1911 Encyclopædia Britannica/Geoffrey Martel
GEOFFREY, surnamed Martel (1006–1060), count of Anjou, son of the count Fulk Nerra (q.v.) and of the countess Hildegarde or Audegarde, was born on the 14th of October 1006. During his father’s lifetime he was recognized as suzerain by Fulk l’Oison (“the Gosling”), count of Vendôme, the son of his half-sister Adela. Fulk having revolted, he confiscated the countship, which he did not restore till 1050. On the 1st of January 1032 he married Agnes, widow of William the Great, duke of Aquitaine, and taking arms against William the Fat, eldest son and successor of William the Great, defeated him and took him prisoner at Mont-Couër near Saint-Jouin-de-Marnes on the 20th of September 1033. He then tried to win recognition as dukes of Aquitaine for the sons of his wife Agnes by William the Great, who were still minors, but Fulk Nerra promptly took up arms to defend his suzerain William the Fat, from whom he held the Loudunois and Saintonge in fief against his son. In 1036 Geoffrey Martel had to liberate William the Fat, on payment of a heavy ransom, but the latter having died in 1038, and the second son of William the Great, Odo, duke of Gascony, having fallen in his turn at the siege of Mauzé (10th of March 1039) Geoffrey made peace with his father in the autumn of 1039, and had his wife’s two sons recognized as dukes. About this time, also, he had interfered in the affairs of Maine, though without much result, for having sided against Gervais, bishop of Le Mans, who was trying to make himself guardian of the young count of Maine, Hugh, he had been beaten and forced to make terms with Gervais in 1038. In 1040 he succeeded his father in Anjou and was able to conquer Touraine (1044) and assert his authority over Maine (see Anjou). About 1050 he repudiated Agnes, his first wife, and married Grécie, the widow of Bellay, lord of Montreuil-Bellay (before August 1052), whom he subsequently left in order to marry Adela, daughter of a certain Count Odo. Later he returned to Grécie, but again left her to marry Adelaide the German. When, however, he died on the 14th of November 1060, at the monastery of St Nicholas at Angers, he left no children, and transmitted the countship to Geoffrey the Bearded, the eldest of his nephews (see Anjou).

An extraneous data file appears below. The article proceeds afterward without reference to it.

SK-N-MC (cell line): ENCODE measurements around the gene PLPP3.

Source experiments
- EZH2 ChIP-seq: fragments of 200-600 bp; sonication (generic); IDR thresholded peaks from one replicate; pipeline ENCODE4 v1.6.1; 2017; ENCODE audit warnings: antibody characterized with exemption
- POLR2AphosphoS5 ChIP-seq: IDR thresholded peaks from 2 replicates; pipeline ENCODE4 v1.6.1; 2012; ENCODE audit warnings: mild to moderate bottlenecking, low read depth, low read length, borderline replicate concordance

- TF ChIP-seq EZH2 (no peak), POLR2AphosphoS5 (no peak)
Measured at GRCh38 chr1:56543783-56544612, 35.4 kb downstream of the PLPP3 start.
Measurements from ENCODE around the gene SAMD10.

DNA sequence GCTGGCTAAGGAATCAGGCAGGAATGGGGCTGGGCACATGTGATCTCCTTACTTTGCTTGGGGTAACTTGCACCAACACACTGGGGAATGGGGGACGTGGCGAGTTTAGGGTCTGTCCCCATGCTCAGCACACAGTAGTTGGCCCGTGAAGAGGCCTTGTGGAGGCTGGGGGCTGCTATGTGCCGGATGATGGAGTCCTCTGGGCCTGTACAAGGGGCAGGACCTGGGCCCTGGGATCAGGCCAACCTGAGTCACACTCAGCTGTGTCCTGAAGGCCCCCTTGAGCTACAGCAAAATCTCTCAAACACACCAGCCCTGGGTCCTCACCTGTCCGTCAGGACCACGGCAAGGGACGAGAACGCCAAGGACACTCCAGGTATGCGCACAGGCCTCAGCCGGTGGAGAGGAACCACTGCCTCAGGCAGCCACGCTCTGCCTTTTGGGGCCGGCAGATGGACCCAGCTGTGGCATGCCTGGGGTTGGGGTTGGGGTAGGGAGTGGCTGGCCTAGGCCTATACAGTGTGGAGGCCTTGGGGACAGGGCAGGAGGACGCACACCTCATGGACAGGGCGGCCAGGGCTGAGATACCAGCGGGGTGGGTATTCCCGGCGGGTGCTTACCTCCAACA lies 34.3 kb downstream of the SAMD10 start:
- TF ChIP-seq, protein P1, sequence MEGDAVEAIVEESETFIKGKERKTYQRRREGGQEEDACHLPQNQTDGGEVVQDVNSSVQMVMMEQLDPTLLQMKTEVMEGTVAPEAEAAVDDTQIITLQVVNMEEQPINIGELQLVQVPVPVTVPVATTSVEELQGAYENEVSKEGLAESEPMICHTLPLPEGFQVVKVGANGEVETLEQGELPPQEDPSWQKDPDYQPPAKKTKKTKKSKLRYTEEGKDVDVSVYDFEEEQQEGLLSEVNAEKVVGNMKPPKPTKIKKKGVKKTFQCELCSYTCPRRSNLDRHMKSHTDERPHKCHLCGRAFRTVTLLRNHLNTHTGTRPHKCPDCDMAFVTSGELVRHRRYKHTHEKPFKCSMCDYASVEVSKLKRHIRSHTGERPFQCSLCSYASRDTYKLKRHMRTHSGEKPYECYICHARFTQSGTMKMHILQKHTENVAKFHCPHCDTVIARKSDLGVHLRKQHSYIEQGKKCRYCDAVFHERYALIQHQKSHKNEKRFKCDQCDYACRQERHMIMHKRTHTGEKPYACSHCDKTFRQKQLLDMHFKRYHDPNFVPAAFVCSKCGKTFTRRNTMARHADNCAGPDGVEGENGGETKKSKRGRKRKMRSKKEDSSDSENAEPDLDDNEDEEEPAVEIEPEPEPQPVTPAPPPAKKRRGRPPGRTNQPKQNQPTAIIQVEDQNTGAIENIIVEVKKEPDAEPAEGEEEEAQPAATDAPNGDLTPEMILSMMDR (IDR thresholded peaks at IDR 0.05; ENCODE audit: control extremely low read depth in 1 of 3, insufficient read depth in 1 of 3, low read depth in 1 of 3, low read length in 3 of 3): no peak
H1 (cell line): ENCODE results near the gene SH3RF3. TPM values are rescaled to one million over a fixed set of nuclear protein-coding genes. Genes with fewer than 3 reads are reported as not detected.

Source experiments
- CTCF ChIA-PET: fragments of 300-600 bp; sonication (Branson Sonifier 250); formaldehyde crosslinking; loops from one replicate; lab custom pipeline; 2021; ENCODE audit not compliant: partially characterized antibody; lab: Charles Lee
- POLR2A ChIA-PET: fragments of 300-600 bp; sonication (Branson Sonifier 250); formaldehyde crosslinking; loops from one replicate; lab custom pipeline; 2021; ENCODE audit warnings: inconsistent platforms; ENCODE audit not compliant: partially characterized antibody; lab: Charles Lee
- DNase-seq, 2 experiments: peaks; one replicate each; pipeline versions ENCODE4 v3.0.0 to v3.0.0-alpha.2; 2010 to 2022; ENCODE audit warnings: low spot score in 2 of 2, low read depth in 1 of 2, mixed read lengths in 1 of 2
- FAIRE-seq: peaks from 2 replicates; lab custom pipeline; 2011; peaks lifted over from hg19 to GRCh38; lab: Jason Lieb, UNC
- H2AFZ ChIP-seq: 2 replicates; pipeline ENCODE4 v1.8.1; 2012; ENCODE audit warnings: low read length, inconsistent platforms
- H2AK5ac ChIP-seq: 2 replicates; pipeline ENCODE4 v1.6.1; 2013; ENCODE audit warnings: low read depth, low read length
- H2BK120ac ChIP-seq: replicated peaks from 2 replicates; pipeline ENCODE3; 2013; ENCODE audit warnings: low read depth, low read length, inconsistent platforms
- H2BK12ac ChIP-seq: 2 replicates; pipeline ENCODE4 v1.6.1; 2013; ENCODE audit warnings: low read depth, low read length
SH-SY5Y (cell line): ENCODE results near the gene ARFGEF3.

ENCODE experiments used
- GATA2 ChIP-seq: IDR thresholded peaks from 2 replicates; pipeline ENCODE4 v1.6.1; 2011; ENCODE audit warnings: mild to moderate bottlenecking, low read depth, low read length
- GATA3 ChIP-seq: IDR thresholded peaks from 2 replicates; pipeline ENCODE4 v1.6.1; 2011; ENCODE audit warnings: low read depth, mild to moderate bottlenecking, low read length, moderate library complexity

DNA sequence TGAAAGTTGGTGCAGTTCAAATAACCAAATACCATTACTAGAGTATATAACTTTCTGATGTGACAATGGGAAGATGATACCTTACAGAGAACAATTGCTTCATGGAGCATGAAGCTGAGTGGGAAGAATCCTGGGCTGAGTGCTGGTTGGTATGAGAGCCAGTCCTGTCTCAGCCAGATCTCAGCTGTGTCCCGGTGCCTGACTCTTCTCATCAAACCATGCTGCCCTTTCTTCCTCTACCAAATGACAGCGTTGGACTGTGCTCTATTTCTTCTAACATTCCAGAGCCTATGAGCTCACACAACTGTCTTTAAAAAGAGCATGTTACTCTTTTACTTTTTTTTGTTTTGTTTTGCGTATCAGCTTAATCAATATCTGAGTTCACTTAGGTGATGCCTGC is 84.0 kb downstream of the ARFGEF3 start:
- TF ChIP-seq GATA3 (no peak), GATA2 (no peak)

See Louis Halphen, Le Comté d’Anjou au XI e siècle (Paris, 1906). A summary biography is given by Célestin Port, Dictionnaire historique, géographique et biographique de Maine-et-Loire (3 vols., Paris-Angers, 1874–1878), vol. ii. pp. 252-253, and a sketch of the wars by Kate Norgate, England under the Angevin Kings (2 vols., London, 1887), vol. i. chs. iii. iv. (L. H.*)